A $90 million billing scheme found last year at a rural Missouri hospital spread to as many as 10 other hospitals, according to lawsuit filed by a couple from suburban Kansas City.
James and Phyllis Shaffer are suing Jorge Perez over what the Mission Hills, Kansas, couple alleges were replays of the original scheme discovered at Putnam County Memorial Hospital in Unionville, Missouri, the Kansas City Star reported.
Missouri’s auditor released a report in 2017 saying the hospital billed insurance companies for lab tests that didn’t occur at the facility and received a cut of payments funneled to another lab company. The audit doesn’t name Perez, but records show he’s vice president of Florida-based Hospital Partners Inc., which the audit prominently mentioned.
The newspaper was unable to reach Perez for comment.
The Shaffers are shareholders in a company that owns 20 percent of each of the 10 hospitals, four of which are in Kansas and Missouri. Their lawsuit alleges Perez and others seized control of the 10-hospital group, called HMC Hospitals, during a meeting last year in Kansas City. The suit also claims Perez took control after the HMC Hospitals board failed to immediately accept their proposed laboratory testing program.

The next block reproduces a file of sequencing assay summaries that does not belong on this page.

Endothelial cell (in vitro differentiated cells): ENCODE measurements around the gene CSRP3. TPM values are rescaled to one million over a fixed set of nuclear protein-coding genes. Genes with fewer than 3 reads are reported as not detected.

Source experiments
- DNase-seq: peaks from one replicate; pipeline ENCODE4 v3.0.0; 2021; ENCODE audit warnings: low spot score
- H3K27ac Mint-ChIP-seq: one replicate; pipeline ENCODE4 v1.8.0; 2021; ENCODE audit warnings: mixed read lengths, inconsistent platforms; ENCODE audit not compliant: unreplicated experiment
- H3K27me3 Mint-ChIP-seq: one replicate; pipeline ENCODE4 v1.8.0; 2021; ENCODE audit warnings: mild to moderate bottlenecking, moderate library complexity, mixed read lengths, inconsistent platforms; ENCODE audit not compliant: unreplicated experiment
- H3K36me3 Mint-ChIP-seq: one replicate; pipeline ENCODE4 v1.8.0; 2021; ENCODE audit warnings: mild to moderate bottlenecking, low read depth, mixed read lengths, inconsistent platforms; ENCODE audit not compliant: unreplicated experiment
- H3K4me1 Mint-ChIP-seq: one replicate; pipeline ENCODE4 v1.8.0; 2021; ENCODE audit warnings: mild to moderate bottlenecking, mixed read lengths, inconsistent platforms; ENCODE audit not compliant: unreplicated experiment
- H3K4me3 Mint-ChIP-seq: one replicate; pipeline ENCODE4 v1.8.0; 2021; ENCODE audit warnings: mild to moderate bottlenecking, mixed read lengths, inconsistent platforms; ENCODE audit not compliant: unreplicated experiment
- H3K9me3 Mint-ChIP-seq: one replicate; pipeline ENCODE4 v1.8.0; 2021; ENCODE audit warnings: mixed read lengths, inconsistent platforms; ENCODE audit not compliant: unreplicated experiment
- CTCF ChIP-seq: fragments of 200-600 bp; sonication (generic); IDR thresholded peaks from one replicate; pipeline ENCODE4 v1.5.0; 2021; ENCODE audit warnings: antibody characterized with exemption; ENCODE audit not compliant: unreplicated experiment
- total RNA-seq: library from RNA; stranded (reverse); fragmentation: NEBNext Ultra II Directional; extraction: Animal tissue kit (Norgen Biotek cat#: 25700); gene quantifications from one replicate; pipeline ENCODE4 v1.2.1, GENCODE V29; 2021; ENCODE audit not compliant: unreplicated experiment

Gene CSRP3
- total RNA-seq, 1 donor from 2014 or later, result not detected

Perez’s group “intended to implement at the HMC Hospitals and did implement in at least some of them” an “illegal billing scheme” that was “substantially similar to the scheme then being operated” at Putnam County Memorial, according to the lawsuit.
The couple alleges the scheme used the hospitals to submit reimbursement claims for lab work not done at hospitals, but rather at other laboratories. The lawsuit said the scheme took advantage of the hospitals’ status as critical access rural hospitals under designations by Medicare and Medicaid that allow the facilities to claim substantially higher reimbursements for the lab work than the other labs should be able to claim.
Perez is also president of Empower H.I.S. LLC, a company that’s a defendant in the lawsuit. Michael Murtha, a spokesman saying he represented Empower, called the lawsuit “frivolous.”
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